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My first trip to Venice was memorable in many ways. But, I will forever remember walking past a Valentino store and just being entranced at what stood in front of me…behind a mere pain of glass. I wanted that dress behind the window. Why? Well, it was simply the most gorgeous material possession I had ever seen. And, after watching the documentary, Valentino: The Last Emperor, I find that I am not alone. There are people the world over that have fallen in love with Valentino’s designs and gift for creating beauty. The man, seen here as a perfectionist and a diva (if that word could be used for any man, it should be used for Valentino), just seems to know what styles, colors, fabric and design will make a woman’s beauty shine. His desire for excellence has paid off for 45 years, during which he has reigned as one of the premier (if not THE premier) woman’s fashion designer in the world. He focuses his designs on ONE thing…evening gowns…and has perfected the elegant, classic and fabulously stylish look. Any woman who possesses any imagination can visualize herself in a Valentino. And, in this movie, you get a little peek at how that international glory has not only been achieved…but been sustained for over four decades. Filmed with less of a history bent and more a “day in the life” spin, the documentary looks at Valentino’s 45th year in fashion…including the anniversary party and fashion show in Rome. His lifestyle, like his work, is the ultimate in style, but would we really expect anything else from someone who creates work that has the ability to transport us to another reality. He can be temperamental, but we expect that. He is demanding, but we understand that (could he really design the dresses he designs and NOT be showy?). He is not always gracious, but we over look that. Why? Because he is Valentino? No…there is more to him than that. As the documentary reveals, he has difficulty expressing his emotions to others, even those who are intimately close with him. We come to realize the reason Valentino is seemingly stingy on giving thanks is because, with his artistic temperament, he has trouble relaying expressions of gratitude. When he does, he gets overcome…he breaks down from all of the appreciation he has for his staff, friends and partner. He is an extravagant man on the outside, but inside, he is a sensitive soul. Anyone who is interested in fashion, interested in design or just plain interested in beauty should see this fascinating documentary.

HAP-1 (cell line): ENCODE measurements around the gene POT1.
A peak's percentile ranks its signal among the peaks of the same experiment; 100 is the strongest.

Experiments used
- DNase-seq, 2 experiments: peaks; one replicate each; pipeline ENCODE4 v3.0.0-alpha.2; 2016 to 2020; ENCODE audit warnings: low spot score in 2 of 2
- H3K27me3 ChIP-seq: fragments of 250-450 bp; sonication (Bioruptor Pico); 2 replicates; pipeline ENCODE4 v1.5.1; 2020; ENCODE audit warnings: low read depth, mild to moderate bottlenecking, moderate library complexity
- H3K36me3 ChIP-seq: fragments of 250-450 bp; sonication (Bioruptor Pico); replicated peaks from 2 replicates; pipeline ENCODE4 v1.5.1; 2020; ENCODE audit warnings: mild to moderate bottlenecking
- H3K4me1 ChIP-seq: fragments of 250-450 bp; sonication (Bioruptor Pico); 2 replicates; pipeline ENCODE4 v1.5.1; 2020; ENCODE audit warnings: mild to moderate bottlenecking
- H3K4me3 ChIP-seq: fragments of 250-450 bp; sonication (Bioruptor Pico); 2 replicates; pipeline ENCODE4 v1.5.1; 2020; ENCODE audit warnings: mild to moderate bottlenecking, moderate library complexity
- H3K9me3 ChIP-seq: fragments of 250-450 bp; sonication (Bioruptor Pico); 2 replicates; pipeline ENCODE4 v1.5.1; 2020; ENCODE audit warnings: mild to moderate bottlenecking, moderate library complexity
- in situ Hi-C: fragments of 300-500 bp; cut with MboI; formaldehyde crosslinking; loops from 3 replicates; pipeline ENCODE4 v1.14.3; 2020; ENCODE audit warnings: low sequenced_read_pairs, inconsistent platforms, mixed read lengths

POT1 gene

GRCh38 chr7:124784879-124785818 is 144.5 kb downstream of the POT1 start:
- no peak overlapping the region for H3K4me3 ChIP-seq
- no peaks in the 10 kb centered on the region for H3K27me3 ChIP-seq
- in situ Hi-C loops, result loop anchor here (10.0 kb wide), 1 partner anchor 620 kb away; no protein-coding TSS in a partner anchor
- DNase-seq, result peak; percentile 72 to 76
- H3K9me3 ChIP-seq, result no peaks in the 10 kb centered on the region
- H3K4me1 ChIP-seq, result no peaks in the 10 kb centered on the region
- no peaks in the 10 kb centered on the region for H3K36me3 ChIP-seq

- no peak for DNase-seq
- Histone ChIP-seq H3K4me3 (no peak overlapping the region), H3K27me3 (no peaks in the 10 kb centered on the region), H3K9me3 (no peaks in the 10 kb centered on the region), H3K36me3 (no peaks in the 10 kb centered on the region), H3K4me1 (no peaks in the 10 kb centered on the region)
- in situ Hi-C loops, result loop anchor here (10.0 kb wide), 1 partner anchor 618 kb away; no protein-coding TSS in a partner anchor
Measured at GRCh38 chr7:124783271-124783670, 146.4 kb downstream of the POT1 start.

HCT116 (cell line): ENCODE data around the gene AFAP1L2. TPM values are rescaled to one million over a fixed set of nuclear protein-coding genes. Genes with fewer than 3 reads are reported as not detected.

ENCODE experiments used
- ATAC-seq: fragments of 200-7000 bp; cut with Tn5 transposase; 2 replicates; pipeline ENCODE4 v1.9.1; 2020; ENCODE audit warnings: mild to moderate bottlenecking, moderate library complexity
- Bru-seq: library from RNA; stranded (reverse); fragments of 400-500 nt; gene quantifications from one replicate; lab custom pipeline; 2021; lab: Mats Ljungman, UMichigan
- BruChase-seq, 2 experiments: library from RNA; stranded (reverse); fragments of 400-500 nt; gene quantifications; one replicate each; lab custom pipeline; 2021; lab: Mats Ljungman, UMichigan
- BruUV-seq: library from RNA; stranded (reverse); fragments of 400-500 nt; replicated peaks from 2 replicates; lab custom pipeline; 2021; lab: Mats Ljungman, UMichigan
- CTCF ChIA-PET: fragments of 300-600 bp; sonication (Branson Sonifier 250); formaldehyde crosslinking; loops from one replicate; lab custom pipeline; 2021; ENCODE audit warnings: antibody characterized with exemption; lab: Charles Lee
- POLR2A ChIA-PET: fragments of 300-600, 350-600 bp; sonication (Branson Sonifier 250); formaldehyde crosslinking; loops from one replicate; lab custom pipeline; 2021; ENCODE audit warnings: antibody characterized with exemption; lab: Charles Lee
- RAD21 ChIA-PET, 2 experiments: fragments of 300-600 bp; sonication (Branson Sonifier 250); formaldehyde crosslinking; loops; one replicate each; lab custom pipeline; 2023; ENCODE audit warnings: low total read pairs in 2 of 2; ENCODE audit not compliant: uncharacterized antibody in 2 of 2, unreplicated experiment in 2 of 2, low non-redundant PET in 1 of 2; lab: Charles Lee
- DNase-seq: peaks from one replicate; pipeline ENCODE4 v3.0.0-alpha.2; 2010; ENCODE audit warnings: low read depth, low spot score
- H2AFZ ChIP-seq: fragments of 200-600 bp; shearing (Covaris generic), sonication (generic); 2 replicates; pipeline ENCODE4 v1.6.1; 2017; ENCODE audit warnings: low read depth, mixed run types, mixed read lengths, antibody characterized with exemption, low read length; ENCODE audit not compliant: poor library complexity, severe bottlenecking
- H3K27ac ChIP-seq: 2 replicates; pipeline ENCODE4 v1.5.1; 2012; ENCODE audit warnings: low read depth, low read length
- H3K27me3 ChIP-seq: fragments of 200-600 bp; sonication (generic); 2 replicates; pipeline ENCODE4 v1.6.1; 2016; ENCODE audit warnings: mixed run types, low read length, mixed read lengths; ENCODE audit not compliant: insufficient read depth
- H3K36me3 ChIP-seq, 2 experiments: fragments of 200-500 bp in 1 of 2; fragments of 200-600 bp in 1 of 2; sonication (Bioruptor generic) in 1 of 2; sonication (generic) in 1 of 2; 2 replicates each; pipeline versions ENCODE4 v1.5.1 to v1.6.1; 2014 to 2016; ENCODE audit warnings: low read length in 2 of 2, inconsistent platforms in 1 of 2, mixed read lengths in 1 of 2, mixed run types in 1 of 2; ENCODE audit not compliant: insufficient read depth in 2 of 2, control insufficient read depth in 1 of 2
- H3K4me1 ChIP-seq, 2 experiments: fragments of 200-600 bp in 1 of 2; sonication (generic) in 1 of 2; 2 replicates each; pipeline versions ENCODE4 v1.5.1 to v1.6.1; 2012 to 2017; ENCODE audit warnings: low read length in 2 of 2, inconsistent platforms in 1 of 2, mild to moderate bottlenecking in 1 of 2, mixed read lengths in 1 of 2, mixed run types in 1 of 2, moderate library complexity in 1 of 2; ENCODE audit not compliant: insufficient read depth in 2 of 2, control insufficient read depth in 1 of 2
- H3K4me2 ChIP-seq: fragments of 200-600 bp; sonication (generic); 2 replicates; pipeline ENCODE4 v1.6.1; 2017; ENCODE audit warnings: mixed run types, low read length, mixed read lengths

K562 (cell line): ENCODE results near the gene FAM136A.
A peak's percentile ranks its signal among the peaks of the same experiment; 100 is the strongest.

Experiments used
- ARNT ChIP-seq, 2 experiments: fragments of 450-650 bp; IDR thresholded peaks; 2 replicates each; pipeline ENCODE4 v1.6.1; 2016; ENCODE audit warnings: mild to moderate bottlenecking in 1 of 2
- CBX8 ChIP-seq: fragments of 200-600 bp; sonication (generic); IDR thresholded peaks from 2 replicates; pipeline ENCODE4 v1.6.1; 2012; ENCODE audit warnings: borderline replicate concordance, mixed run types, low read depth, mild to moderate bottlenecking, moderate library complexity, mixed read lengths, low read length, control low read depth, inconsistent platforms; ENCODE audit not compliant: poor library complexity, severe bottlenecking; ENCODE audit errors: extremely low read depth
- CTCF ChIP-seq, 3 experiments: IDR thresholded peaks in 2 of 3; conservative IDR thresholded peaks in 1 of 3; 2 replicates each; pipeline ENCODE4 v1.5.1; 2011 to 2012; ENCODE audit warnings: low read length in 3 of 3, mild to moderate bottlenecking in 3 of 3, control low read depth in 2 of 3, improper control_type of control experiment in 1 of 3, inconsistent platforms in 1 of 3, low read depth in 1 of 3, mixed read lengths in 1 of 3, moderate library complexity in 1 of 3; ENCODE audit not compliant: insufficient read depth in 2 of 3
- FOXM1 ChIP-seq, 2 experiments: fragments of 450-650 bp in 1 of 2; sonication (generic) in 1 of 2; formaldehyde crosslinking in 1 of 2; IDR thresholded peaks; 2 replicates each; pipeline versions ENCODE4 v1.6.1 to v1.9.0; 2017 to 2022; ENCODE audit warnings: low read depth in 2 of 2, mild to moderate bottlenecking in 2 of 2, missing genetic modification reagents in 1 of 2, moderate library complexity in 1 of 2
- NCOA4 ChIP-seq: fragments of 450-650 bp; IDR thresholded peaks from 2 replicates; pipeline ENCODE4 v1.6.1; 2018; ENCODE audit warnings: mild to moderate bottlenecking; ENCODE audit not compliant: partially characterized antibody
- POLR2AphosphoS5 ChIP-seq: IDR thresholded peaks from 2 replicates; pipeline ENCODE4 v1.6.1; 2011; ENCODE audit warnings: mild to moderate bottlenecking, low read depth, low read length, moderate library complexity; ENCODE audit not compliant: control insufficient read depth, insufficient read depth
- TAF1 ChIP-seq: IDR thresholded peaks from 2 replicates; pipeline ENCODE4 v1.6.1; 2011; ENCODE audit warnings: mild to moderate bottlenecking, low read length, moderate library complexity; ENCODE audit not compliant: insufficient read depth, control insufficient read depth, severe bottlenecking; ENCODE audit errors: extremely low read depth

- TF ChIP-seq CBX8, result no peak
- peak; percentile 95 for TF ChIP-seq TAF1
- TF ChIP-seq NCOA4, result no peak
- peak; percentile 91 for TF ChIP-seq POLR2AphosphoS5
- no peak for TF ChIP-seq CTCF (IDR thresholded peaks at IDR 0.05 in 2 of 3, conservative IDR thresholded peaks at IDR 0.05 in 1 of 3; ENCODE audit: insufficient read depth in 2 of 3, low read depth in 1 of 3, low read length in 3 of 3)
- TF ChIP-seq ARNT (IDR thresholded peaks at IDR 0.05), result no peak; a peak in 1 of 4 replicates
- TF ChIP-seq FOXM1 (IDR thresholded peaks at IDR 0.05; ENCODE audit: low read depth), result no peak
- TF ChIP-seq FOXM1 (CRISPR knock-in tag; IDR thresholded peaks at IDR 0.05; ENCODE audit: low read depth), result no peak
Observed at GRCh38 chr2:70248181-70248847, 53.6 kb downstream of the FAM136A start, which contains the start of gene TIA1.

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First of all, I’m not a rough and outdoorsy type. I love (LOVE) to travel but the thought of heading to a place where the food consist of things I couldn’t even look at or the thought of being without modern (and sadly, essential) conveniences (like a coffee maker, laundry machine, etc.) or having to sleep outside among the dirt and animals and bugs (THE HORROR!) is just unthinkable to me. But, of course, my idea of travel is not the only one out there. Movie star Ewan McGregor and his pal Charley Boorman come up with a plan to drive motorcycles from London to New York eastbound, meaning the long way around. And, at over 20,000 miles, long is an understatement. In a trip that they estimated would take them three and a half months, they started several months before the departure getting financial backing for their worldwide quest. They accepted an offer to do an ongoing documentary for British TV, they organized a crew of producers and camera people who would be accompanying them (only one cameraperson rode with Ewan and Charley…the other crew members drove different routes in SUVs), they scouted out the best roads, they talked with officials of each of the countries, they exercised to get in shape, and on and on and on. The DVD set (two DVDs at approx. five hours) is the resulting documentary they produced and is simply fascinating to watch. There is a good hour of pre-trek information, but most of the documentary is spent with Ewan and Charley on the road….in Britain, France, Germany, Croatia, Slovakia, Kazakhstan, Mongolia, Siberia, and finally North America. Each country they go to and each minute they ride gets more and more captivating. It is a story of adventure, survival and most of all, friendship.